Recording Audio on an iPhone with AVAudioRecorder (iOS 6)

An Overview of the iPhone AVAudioRecorder Tutorial

The goal of this chapter is to create an iOS 6 iPhone application that will record and playback audio. It will do so by creating an instance of the AVAudioRecorder class and configuring it with a file to contain the audio and a range of settings dictating the quality and format of the audio. Playback of the recorded audio file will be performed using the AVAudioPlayer class which was covered in detail in the chapter entitled Playing Audio on an iPhone using AVAudioPlayer (iOS 6).
Audio recording and playback will be controlled by buttons in the user interface that are connected to action methods which, in turn, will make appropriate calls to the instance methods of the AVAudioRecorder and AVAudioPlayer objects respectively.
The view controller of the example application will also implement the AVAudioRecorderDelegate and AVAudioPlayerDelegate protocols and a number of corresponding delegate methods in order to receive notification of events relating to playback and recording.

Creating the Recorder Project

Begin by launching Xcode and creating a new iPhone iOS single view-based application named Record with a corresponding class prefix with Storyboards and Automatic Reference Counting enabled.
Since the iOS 6 AVAudioRecorder class is part of the AV Foundation framework it will be necessary to add the framework to the project. This can be achieved by selecting the product target entry from the project navigator panel (the top item named Record) and clicking on the Build Phases tab in the main panel. In the Link Binary with Libraries section click on the ‘+’ button, select the AVFoundation.framework entry from the resulting panel and click on the Add button.

Designing the User Interface

Select the MainStoryboard.storyboard file and, once loaded, drag Button objects from the Object Library window (View -> Utilities -> Object Library) and position them on the View window. Once placed in the view, modify the text on each button so that the user interface appears as illustrated in Figure 69-1:

The User Interface for an iPhone iOS 6 Audio Recording example app
Figure 69-1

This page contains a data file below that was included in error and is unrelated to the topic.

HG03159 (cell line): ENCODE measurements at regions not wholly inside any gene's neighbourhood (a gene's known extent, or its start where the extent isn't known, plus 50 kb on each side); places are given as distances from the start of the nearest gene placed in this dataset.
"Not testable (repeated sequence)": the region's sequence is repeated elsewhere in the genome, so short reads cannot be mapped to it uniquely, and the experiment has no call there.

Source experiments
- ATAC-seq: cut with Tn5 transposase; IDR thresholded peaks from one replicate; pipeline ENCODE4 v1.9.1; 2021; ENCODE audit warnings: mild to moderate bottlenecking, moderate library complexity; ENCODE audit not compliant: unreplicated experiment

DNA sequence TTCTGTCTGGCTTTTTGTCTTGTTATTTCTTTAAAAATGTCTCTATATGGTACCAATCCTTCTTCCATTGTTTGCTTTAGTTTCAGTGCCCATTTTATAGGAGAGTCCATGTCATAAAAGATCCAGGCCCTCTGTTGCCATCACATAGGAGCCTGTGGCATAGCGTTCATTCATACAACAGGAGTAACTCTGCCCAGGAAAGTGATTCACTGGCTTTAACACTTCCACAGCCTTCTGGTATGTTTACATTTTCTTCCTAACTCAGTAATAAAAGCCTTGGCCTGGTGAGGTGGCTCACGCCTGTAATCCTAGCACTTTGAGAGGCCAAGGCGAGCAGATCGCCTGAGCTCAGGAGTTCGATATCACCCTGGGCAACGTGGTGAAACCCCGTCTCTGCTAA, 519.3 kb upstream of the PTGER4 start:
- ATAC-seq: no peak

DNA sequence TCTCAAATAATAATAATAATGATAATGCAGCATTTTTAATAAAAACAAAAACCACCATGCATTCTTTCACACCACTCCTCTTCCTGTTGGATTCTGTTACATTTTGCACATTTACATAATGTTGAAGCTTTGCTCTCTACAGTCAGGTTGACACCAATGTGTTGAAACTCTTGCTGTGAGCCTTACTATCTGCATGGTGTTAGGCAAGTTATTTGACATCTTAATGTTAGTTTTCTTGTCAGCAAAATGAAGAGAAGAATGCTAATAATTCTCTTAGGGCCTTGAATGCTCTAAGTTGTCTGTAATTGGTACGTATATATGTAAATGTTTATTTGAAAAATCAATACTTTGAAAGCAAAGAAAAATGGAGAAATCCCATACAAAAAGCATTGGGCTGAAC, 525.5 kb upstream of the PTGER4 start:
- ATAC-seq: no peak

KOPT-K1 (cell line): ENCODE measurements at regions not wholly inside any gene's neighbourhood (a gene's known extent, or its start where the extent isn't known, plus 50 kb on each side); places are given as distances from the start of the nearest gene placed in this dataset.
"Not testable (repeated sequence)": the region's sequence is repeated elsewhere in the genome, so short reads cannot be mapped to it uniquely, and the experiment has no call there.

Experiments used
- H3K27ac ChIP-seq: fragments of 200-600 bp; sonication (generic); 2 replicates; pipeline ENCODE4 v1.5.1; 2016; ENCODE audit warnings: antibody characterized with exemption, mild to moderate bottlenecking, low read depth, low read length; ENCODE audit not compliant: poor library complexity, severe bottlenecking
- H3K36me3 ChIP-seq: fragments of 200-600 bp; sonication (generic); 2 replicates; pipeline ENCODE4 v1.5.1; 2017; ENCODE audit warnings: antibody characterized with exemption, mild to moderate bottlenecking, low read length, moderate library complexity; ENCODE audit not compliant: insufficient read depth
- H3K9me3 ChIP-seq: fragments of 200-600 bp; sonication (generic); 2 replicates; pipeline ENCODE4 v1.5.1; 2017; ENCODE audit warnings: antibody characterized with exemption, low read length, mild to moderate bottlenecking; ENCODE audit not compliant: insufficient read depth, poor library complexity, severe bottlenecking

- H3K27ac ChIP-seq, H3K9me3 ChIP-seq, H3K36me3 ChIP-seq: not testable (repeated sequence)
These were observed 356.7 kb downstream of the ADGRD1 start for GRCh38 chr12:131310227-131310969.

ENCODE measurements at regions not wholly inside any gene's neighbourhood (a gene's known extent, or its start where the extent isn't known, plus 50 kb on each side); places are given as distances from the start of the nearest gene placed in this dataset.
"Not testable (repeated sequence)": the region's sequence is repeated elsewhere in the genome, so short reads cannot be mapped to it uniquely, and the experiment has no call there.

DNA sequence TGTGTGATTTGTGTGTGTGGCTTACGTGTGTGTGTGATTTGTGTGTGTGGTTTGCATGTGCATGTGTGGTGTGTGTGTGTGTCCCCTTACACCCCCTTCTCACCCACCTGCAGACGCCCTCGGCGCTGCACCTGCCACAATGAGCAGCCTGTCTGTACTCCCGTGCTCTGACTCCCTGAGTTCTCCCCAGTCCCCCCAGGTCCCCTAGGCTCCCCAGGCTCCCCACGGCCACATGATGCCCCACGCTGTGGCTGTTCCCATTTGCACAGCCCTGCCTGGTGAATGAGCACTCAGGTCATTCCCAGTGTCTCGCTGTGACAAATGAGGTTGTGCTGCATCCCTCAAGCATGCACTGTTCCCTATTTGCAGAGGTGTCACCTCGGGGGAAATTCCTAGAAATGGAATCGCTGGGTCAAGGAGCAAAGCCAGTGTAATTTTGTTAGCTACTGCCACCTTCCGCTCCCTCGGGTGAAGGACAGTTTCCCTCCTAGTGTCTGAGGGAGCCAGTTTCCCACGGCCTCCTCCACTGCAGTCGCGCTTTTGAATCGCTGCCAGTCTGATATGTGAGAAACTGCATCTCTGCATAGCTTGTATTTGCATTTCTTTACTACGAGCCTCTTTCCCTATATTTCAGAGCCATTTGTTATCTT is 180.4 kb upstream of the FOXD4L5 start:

Select the “Record” button object in the view canvas, display the Assistant Editor panel and verify that the editor is displaying the contents of the RecordViewController.h file. Ctrl-click on the Record button object and drag to a position just below the @interface line in the Assistant Editor. Release the line and, in the resulting connection dialog, establish an outlet connection named recordButton. Repeat these steps to establish outlet connections for the “Play” and “Stop” buttons named playButton and stopButton respectively.
Continuing to use the Assistant Editor, establish Action connections from the three buttons to methods named recordAudio, playAudio and stop.
Select the RecordViewController.h file and modify it to import <AVFoundation/AVFoundation.h>, declare adherence to delegate protocols and add properties to store references to AVAudioRecorder and AVAudioPlayer instances:

#import <UIKit/UIKit.h>
#import <AVFoundation/AVFoundation.h>

@interface RecordViewController : UIViewController
<AVAudioRecorderDelegate, AVAudioPlayerDelegate>

@property (strong, nonatomic) AVAudioRecorder *audioRecorder;
@property (strong, nonatomic) AVAudioPlayer *audioPlayer;
@property (strong, nonatomic) IBOutlet UIButton *recordButton;
@property (strong, nonatomic) IBOutlet UIButton *playButton;
@property (strong, nonatomic) IBOutlet UIButton *stopButton;
- (IBAction)recordAudio:(id)sender;
- (IBAction)playAudio:(id)sender;
- (IBAction)stop:(id)sender;


Creating the AVAudioRecorder Instance

When the application is first launched, an instance of the AVAudioRecorder class needs to be created. This will be initialized with the URL of a file into which the recorded audio is to be saved. Also passed as an argument to the initialization method is an NSDictionary object indicating the settings for the recording such as bit rate, sample rate and audio quality. A full description of the settings available may be found in the appropriate Apple iOS reference materials.